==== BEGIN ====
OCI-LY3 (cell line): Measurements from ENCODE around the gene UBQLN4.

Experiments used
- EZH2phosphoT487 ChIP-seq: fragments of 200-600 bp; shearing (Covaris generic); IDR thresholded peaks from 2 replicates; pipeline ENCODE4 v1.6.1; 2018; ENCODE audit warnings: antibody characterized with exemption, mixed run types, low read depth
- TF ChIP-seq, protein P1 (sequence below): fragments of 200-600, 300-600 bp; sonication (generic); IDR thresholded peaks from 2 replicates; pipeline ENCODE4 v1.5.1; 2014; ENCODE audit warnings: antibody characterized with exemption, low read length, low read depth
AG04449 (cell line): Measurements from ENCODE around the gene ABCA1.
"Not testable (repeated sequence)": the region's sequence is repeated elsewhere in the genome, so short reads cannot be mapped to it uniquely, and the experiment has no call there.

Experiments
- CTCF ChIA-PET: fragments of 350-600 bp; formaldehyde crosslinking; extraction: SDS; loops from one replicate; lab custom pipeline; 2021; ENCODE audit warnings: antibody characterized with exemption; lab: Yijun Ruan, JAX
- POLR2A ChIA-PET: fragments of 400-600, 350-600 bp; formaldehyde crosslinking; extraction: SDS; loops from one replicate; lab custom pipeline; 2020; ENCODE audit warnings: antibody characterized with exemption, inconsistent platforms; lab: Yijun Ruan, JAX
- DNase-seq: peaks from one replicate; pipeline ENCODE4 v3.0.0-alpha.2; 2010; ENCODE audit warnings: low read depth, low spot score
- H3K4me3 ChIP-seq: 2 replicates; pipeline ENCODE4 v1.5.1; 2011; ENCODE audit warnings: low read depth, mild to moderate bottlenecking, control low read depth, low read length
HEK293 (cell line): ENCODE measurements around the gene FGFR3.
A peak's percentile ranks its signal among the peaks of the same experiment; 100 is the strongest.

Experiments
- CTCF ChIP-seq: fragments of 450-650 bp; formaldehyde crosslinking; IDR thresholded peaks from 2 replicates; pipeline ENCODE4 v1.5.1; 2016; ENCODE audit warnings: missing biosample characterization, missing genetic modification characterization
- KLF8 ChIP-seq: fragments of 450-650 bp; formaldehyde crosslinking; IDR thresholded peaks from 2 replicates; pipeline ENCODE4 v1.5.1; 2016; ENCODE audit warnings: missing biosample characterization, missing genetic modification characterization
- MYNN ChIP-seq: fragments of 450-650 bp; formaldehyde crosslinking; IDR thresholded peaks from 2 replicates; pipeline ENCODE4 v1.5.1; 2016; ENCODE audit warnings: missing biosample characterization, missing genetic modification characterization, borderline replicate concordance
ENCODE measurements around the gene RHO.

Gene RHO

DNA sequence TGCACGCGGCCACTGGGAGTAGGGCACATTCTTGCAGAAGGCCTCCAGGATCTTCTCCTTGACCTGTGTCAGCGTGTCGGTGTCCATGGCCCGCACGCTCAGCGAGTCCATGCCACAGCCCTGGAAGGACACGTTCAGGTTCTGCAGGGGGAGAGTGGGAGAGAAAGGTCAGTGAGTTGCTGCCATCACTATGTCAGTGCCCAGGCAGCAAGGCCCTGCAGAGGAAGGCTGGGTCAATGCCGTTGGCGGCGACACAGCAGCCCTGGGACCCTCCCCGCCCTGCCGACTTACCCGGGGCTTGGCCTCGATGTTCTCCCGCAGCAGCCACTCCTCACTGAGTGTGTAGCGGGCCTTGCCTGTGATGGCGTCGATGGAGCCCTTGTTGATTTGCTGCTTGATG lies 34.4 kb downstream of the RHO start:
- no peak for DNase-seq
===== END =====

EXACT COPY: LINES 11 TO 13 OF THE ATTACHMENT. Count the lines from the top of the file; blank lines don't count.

- H3K4me3 ChIP-seq: 2 replicates; pipeline ENCODE4 v1.5.1; 2011; ENCODE audit warnings: low read depth, mild to moderate bottlenecking, control low read depth, low read length
HEK293 (cell line): ENCODE measurements around the gene FGFR3.
A peak's percentile ranks its signal among the peaks of the same experiment; 100 is the strongest.